Yellowing of the skin and whites of the eyes (jaundice)
An enlarged liver
Abnormal blood vessels on the skin (spider angiomas)
Nausea and vomiting
When to see a doctor
Make an appointment with your doctor if you have any signs or symptoms that worry you.
Autoimmune hepatitis may be associated with a variety of other autoimmune diseases, including:
Pernicious anemia Associated with a number of autoimmune disorders, pernicious anemia occurs when a lack of vitamin B-12 interferes with your body's ability to form red blood cells.
Hemolytic anemia In this type of anemia, your immune system attacks and breaks down red blood cells faster than your bone marrow can replace them.
Thrombocytopenic purpura Platelets are blood cells that help your blood clot. In thrombocytopenic purpura, your immune system attacks and destroys these cells, leading to easy bruising and bleeding.
Ulcerative colitis This inflammatory bowel disease can cause severe bouts of watery or bloody diarrhea and abdominal pain.
Autoimmune thyroiditis (Hashimoto's thyroiditis) In this condition, the immune system attacks the thyroid gland.
Rheumatoid arthritis Another autoimmune disease, rheumatoid arthritis occurs when the immune system attacks the lining of your joints, leading to stiffness, pain, swelling, and sometimes deformity and disability.
Celiac disease This disease causes an abnormal reaction to gluten, a protein found in most grains. Eating gluten sets off an immune response that damages the small intestine.
Autoimmune hepatitis that goes untreated can cause permanent scarring of the liver tissue (cirrhosis).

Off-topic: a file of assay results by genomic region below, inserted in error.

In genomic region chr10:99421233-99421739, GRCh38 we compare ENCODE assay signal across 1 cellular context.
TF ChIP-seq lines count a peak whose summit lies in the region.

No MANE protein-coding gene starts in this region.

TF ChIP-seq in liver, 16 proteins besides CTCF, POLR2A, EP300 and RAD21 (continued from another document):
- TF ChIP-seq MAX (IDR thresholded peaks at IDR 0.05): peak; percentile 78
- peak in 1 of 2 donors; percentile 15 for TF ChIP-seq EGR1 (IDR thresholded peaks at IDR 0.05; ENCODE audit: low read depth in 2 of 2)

Tests and diagnosis
Tests and procedures used to diagnose autoimmune hepatitis include:
Blood testsTesting a sample of your blood for antibodies can distinguish autoimmune hepatitis from viral hepatitis and other disorders with similar symptoms. Antibody tests also help pinpoint the type of autoimmune hepatitis you have.
Liver biopsy Doctors perform a liver biopsy to confirm the diagnosis and to determine the degree and type of liver damage. During the procedure, a small amount of liver tissue is removed, using a thin needle that's passed into your liver through a small incision in your skin. The sample is then sent to a laboratory for analysis.
Treatments and drugs
The goal in treating autoimmune hepatitis is to slow or stop your body's immune system from attacking your liver. This may help slow the progress of the disease. Medications to control your immune system (immunosuppressants) Medications used to treat autoimmune hepatitis include:
PrednisoneDoctors usually recommend an initial high dose of the corticosteroid drug prednisone for people with autoimmune hepatitis. As soon as signs and symptoms improve, the medication is reduced to the lowest possible dose that controls the disease. Most people need to continue taking the prednisone for years and some people for life. Although you may experience remission a few years after starting treatment, the disease usually returns when the drug is discontinued.
Prednisone, especially when taken long term, can cause a wide range of serious side effects, including diabetes, thinning bones (osteoporosis), broken bones (osteonecrosis), high blood pressure, glaucoma and weight gain.
Azathioprine (Imuran) Azathioprine, another immunosuppressant medication, is sometimes used along with prednisone. Using both medications may reduce the dosage of prednisone needed, reducing its side effects. Side effects of azathioprine may include difficulty fighting infections and nausea. Rare side effects include liver damage, pancreas inflammation (pancreatitis) and cancer.
Other immunosuppressants If you don't respond to prednisone or azathioprine, your doctor may prescribe stronger immunosuppressants, such as cyclosporine (Sandimmune) or tacrolimus (Prograf).